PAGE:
Figure 9.12: Nyquist plot of a lead element
The maximum phase shift

   

can be determined from the condition for

(9.32)

As shown by the Bode plot in Figure 9.13 the lead element has at high frequencies an undesirable increase in the magnitude response of

   

Figure 9.13: Bode diagram of the lead element
If Eq. (9.26) is broken down as

   
  (9.33)

the lead element consists of a parallel connection of a P element with gain 1 and a element, which is a special controller (compare Eq. (8.9)). For the step response one obtains

(9.34)

which is shown in Figure 9.14.
Figure 9.14: Step response of the lead element
For the practical design of lead elements the normalised phase diagram in Figure 9.15 is helpful. If the frequency is known, from this diagram the frequency ratio can be determined. The lower breakpoint frequency can be either read from the diagram directly or calculated from Eq. (9.32).
Figure 9.15: Normalised phase responses of the lead element:
; ; ;
= lower breakpoint frequency; = upper breakpoint frequency;
normalised phase responses of the lag element:
; ; ;
= lower breakpoint frequency; = upper breakpoint frequency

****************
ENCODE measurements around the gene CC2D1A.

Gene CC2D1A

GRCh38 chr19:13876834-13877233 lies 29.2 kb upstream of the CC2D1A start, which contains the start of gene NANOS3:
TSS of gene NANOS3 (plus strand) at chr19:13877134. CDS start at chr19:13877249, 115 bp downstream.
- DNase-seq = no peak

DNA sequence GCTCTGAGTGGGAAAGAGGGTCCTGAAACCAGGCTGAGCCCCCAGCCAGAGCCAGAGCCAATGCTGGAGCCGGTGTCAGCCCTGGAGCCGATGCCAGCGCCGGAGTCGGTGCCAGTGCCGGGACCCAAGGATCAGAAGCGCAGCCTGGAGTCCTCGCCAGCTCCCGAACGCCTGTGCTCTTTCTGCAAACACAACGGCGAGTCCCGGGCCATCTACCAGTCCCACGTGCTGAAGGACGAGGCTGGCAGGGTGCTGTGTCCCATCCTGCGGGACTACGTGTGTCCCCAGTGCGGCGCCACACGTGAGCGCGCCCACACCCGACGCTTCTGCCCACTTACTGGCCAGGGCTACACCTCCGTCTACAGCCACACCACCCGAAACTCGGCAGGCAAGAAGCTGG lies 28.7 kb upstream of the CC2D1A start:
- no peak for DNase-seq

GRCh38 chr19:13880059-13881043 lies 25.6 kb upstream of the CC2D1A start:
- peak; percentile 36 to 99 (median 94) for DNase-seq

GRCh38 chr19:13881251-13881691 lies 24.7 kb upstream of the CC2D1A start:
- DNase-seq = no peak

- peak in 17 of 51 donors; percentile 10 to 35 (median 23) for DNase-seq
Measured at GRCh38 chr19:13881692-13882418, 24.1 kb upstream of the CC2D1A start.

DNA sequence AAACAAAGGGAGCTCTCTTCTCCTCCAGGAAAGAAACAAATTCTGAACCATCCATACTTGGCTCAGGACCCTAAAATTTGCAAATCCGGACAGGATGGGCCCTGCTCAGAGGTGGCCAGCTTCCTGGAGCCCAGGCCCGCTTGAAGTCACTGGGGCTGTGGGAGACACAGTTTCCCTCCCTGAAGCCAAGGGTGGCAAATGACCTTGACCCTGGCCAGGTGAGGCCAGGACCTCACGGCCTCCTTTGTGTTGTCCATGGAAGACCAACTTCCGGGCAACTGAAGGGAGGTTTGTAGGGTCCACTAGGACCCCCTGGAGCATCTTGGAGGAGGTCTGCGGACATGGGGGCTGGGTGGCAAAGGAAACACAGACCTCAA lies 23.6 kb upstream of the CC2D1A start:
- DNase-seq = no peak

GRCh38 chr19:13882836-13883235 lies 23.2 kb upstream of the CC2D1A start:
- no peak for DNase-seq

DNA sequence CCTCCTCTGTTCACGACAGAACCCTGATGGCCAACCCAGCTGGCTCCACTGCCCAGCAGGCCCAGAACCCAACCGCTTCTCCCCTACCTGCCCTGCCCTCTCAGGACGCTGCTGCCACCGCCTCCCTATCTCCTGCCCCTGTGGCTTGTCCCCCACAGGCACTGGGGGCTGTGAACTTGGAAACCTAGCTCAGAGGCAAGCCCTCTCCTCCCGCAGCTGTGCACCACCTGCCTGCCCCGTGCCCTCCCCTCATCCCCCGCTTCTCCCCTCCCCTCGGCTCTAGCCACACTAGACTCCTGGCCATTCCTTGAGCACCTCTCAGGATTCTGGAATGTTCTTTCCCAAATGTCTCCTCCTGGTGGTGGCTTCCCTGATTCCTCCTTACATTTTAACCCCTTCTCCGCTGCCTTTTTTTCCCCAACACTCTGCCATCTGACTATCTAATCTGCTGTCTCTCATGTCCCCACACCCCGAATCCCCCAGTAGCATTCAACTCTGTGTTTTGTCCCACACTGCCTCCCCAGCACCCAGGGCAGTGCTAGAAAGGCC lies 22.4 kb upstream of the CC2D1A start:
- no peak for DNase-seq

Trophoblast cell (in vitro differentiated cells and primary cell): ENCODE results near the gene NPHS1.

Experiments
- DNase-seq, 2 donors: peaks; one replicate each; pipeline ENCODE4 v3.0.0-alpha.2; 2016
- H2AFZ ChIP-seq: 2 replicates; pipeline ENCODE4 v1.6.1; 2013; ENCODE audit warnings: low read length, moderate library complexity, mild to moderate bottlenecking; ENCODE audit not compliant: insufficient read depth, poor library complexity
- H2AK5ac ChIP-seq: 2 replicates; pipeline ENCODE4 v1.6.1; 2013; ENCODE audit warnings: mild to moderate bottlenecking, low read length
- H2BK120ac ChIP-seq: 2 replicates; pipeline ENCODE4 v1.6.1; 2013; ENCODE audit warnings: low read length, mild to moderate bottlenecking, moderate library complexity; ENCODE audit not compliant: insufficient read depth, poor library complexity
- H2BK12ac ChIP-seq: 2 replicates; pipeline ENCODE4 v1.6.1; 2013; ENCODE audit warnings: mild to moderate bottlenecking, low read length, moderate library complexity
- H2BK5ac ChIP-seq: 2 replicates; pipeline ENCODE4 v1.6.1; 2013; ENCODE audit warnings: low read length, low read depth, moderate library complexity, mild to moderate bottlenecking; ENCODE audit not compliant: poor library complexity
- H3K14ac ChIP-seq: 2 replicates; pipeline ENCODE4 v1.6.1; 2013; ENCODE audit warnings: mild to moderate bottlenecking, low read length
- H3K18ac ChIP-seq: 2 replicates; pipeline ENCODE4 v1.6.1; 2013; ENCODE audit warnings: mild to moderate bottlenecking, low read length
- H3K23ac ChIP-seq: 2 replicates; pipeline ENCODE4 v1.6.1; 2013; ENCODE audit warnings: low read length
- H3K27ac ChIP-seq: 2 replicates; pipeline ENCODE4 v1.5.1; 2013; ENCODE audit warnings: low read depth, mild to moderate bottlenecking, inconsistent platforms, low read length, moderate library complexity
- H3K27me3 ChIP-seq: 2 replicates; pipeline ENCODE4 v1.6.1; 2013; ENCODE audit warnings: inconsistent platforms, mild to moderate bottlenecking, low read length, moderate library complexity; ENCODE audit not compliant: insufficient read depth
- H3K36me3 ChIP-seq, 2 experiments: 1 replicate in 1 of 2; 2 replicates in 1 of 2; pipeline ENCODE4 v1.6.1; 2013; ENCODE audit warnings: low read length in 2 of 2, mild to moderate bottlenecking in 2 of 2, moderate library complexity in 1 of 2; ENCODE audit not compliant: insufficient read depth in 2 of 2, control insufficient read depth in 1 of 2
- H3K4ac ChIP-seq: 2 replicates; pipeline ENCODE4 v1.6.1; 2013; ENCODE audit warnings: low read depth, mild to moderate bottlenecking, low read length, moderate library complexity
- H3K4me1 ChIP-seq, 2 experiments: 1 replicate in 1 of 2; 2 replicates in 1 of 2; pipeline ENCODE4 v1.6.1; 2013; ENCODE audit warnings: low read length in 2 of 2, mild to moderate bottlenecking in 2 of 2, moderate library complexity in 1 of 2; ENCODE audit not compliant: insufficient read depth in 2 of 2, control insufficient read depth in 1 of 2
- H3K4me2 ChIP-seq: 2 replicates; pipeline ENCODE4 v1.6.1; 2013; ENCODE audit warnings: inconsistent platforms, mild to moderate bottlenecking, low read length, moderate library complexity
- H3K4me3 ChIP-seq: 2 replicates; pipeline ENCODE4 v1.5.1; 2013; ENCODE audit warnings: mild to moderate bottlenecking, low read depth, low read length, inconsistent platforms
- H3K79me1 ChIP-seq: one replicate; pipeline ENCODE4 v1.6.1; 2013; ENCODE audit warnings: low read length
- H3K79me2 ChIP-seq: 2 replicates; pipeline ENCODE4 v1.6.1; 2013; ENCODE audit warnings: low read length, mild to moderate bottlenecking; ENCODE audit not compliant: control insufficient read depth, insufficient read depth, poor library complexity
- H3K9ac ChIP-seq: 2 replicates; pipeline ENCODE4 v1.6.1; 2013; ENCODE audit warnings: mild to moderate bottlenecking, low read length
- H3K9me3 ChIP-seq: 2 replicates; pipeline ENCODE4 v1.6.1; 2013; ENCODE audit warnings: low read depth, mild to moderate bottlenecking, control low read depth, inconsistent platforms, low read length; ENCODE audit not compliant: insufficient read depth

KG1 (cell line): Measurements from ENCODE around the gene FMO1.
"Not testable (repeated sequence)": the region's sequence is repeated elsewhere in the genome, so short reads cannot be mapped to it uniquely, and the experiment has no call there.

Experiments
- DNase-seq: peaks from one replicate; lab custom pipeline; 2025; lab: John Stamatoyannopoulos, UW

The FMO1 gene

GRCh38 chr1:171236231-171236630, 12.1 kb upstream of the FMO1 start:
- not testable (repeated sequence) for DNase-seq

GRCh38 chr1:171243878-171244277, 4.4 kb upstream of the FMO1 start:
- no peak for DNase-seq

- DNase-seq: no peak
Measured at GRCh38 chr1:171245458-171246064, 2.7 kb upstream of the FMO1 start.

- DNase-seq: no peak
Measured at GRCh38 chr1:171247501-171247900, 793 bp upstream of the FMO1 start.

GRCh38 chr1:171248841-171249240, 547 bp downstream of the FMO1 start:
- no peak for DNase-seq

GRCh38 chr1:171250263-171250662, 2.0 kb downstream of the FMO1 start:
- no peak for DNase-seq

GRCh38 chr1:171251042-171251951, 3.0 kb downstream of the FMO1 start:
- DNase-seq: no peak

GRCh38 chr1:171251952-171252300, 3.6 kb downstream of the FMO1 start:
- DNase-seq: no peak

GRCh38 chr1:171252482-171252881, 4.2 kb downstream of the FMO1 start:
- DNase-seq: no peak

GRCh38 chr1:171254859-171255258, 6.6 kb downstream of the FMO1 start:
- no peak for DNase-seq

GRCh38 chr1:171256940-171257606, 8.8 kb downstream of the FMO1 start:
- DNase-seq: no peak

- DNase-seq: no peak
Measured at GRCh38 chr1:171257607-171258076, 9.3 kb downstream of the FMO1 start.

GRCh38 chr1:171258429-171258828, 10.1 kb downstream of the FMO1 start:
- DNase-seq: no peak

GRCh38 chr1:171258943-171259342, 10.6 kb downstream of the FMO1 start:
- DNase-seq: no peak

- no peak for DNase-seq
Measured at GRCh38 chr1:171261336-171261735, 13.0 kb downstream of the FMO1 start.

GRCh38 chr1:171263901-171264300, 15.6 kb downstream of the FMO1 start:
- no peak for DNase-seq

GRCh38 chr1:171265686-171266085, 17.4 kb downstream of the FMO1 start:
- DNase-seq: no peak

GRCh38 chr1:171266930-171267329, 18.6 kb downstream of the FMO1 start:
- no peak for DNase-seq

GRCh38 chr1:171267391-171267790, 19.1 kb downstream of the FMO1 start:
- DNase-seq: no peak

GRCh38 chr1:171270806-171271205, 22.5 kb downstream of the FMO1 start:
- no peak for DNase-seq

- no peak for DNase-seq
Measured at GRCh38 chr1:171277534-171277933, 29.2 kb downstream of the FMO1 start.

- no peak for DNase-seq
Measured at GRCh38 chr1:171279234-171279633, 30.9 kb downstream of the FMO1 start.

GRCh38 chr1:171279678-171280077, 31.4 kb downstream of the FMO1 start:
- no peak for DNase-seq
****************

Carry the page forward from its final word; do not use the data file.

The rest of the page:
Example 9.2.1   The phase response of a transfer function must be shifted by at . The maximum of the phase shift of is from Figure 9.15 for and . With follows for the lower breakpoint frequency or from Eq. (9.32) and with Eq. (9.30) for the upper breakpoint frequency .

b) The lag element

The lag element is used to decrease the magnitude response above a certain frequency. Hereby a undesirable decrease of the phase response occurs in a certain frequency range. The transfer function of this lag element is

    with (9.35)

For and the breakpoint frequencies and the frequency response is

(9.36)

Also in this case a frequency ratio can be defined as

(9.37)

The decrease of the amplitude response at high frequencies is

(9.38)

Figure 9.16 shows the Nyquist plot and Figure 9.17 the Bode diagram of the lag element. The
Figure 9.16: Nyquist plot of the lag element
Figure 9.17: Bode diagram of the lag element
rearrangement of Eq. (9.35) into

(9.39)

shows that the lag element consists of a parallel connection of a P element with gain and a element with gain and time constant . The step response of this lag element follows from Eq. (9.39) as

(9.40)

and is shown in Figure 9.18.
Figure 9.18: Step response of the lag element
It is easy to see that this relation is equal to Eq. (9.34) but with . For practical working the phase diagram of Figure 9.15 can be used, which is in this case in principle the same as that for the lead element but with different parameters and flipped over.

Example 9.2.2   The magnitude response of an open-loop system should be decreased at by 20 , whereby the maximum phase shift must be 10. From Eq. (9.38) it follows that and from this . With and one obtains from the phase response , and with for the breakpoint frequencies and .



Next: Application of the design Up: Design of controllers using Previous: Characteristics in frequency and   Contents
Christian Schmid 2005-05-09